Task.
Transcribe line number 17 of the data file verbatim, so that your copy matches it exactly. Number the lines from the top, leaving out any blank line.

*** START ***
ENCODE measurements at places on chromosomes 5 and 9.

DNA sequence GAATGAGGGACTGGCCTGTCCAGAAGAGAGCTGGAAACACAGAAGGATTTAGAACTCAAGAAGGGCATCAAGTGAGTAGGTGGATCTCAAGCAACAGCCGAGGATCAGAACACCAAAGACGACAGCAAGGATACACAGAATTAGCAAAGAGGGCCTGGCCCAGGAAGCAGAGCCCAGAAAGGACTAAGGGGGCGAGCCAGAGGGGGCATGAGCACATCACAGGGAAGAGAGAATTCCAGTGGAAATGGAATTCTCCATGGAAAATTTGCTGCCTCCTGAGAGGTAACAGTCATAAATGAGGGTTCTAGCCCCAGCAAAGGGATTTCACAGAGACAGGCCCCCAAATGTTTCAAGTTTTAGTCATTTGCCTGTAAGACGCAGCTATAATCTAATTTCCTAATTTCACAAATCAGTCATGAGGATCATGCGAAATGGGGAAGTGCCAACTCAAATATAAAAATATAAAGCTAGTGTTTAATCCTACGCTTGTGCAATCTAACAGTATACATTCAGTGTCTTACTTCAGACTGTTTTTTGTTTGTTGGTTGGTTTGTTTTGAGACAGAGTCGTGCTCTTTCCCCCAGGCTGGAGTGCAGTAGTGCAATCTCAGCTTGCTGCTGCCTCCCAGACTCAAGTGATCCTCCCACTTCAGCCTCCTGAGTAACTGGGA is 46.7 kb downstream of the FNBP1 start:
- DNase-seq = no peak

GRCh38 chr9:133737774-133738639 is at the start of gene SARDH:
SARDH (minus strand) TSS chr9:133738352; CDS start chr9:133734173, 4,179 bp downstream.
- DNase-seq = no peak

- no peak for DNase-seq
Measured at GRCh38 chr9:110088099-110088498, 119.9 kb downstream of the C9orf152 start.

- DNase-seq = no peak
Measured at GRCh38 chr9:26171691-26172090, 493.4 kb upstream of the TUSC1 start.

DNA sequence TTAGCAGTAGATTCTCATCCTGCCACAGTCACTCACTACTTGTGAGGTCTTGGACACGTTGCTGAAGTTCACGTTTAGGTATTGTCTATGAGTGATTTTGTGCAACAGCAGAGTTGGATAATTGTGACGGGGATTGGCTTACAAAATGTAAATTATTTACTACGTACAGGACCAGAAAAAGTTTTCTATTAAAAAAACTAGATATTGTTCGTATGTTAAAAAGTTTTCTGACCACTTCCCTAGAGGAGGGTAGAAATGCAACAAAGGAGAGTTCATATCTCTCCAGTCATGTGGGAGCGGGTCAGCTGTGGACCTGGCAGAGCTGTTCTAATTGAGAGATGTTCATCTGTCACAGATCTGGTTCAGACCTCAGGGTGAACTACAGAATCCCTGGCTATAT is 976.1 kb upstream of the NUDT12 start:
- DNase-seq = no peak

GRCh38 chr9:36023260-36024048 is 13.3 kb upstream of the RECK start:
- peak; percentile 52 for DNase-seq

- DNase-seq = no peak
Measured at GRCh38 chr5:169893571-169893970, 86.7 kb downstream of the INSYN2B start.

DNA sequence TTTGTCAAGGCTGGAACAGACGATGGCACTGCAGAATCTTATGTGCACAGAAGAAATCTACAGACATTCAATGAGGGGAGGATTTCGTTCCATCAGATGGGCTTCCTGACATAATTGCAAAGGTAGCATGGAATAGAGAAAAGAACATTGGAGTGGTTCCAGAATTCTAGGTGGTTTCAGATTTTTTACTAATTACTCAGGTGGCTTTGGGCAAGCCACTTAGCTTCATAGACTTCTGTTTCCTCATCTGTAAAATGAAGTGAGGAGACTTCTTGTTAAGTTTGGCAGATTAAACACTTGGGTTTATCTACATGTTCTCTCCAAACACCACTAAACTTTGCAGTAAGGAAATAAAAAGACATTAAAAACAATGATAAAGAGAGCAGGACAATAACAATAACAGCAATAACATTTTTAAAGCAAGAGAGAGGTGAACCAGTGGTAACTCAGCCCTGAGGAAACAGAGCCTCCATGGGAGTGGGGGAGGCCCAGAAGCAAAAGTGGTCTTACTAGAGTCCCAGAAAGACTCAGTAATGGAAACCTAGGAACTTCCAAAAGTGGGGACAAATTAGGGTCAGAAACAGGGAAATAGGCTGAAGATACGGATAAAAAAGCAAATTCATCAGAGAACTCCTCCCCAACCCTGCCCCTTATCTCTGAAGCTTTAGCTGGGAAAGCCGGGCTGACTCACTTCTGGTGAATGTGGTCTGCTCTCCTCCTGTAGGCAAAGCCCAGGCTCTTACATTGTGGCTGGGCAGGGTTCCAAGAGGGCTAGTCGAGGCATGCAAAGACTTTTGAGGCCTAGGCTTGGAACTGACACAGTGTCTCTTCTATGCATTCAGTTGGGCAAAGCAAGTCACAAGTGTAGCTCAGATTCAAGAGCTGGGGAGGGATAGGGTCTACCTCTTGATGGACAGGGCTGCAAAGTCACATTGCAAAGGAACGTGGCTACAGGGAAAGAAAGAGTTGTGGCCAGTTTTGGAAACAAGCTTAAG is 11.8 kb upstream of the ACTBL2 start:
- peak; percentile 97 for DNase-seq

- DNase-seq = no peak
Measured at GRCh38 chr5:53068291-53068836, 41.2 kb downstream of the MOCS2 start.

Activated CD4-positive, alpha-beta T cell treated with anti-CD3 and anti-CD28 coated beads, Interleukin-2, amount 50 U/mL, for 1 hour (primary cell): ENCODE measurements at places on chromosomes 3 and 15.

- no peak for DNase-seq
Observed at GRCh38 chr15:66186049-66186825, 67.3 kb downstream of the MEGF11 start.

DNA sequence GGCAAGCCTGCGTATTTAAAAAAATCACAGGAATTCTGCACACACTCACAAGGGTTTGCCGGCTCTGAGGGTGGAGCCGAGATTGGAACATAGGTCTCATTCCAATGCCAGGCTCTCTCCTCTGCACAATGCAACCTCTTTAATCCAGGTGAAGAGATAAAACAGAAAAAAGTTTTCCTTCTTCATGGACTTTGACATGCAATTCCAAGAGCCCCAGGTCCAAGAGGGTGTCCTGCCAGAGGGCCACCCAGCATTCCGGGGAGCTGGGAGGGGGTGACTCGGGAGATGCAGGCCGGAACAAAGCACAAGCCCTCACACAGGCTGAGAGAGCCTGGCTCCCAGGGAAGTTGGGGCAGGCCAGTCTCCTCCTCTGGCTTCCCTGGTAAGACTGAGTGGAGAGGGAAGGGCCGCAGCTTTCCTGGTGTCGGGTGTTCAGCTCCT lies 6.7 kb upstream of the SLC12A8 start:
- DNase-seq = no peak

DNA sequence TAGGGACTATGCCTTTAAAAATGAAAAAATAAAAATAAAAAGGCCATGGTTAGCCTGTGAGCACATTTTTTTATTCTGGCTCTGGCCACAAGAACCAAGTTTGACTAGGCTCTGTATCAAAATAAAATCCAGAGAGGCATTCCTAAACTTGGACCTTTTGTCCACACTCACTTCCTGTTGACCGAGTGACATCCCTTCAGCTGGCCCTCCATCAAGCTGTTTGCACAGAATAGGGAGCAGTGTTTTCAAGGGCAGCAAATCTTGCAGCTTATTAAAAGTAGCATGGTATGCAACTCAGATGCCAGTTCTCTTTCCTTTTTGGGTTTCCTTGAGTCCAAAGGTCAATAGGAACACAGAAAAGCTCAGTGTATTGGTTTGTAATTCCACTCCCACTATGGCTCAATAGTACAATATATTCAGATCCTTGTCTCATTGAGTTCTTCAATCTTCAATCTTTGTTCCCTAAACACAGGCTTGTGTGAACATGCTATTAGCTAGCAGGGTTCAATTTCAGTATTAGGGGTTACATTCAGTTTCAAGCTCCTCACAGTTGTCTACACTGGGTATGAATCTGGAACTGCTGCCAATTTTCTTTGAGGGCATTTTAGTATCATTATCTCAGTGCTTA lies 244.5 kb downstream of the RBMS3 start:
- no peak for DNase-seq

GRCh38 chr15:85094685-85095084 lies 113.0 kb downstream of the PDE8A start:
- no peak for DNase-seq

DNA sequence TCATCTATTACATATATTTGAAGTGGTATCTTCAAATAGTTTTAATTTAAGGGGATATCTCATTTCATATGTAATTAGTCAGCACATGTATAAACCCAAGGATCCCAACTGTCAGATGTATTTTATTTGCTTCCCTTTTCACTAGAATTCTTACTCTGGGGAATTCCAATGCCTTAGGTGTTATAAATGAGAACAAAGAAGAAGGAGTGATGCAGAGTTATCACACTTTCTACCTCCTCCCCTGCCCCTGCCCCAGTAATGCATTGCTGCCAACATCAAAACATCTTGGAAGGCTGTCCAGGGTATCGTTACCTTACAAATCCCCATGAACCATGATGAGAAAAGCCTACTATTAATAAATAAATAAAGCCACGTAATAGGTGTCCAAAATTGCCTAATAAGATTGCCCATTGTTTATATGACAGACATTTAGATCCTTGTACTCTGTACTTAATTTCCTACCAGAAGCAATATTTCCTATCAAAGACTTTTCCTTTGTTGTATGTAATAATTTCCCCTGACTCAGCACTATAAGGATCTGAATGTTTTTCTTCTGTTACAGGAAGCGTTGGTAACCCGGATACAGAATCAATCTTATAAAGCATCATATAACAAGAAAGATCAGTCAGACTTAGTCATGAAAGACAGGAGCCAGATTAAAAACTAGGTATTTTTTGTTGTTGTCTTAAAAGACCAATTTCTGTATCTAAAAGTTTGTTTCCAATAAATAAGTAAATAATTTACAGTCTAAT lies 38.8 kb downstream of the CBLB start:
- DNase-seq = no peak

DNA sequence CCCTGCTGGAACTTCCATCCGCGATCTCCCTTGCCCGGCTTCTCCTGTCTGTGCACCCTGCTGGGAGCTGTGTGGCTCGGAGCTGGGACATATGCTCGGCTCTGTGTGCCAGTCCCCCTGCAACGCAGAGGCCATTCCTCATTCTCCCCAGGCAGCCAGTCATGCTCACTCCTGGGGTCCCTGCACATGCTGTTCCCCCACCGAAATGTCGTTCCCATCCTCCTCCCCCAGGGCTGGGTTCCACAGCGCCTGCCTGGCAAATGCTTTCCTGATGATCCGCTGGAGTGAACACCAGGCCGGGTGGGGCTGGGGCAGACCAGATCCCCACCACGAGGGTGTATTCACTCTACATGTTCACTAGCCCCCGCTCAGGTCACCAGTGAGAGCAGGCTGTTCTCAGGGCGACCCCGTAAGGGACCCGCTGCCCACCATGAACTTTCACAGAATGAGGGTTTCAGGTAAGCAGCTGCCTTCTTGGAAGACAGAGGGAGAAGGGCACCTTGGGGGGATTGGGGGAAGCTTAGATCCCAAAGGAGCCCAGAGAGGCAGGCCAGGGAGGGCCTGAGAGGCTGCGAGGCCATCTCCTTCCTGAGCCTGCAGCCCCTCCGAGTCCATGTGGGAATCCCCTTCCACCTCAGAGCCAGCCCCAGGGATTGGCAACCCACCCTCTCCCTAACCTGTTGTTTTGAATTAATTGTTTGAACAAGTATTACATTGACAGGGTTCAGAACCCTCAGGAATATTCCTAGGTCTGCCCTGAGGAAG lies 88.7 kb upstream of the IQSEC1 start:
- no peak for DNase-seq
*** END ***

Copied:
DNA sequence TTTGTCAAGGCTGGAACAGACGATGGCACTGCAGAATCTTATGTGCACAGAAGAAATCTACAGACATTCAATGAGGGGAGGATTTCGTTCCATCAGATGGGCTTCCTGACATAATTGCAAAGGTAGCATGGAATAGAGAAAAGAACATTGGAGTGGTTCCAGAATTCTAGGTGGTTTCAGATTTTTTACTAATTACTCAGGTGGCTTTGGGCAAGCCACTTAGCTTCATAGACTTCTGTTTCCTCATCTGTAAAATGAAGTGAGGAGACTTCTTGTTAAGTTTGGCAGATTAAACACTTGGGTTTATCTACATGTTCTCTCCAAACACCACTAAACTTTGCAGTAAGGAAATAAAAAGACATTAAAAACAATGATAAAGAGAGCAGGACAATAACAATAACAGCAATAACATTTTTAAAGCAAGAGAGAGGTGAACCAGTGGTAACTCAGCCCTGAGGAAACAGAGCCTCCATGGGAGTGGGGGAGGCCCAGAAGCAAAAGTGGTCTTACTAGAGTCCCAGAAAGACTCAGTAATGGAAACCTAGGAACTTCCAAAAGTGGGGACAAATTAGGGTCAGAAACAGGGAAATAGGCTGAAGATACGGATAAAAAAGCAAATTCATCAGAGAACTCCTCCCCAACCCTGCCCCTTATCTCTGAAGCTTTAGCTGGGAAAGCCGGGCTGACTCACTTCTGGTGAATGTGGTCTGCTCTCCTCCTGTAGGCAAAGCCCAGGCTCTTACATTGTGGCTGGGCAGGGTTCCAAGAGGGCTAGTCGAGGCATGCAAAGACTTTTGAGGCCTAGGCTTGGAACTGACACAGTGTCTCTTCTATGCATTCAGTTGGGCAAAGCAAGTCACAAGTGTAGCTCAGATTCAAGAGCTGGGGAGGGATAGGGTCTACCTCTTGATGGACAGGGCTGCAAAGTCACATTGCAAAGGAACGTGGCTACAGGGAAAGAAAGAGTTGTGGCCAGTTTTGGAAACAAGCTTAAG is 11.8 kb upstream of the ACTBL2 start: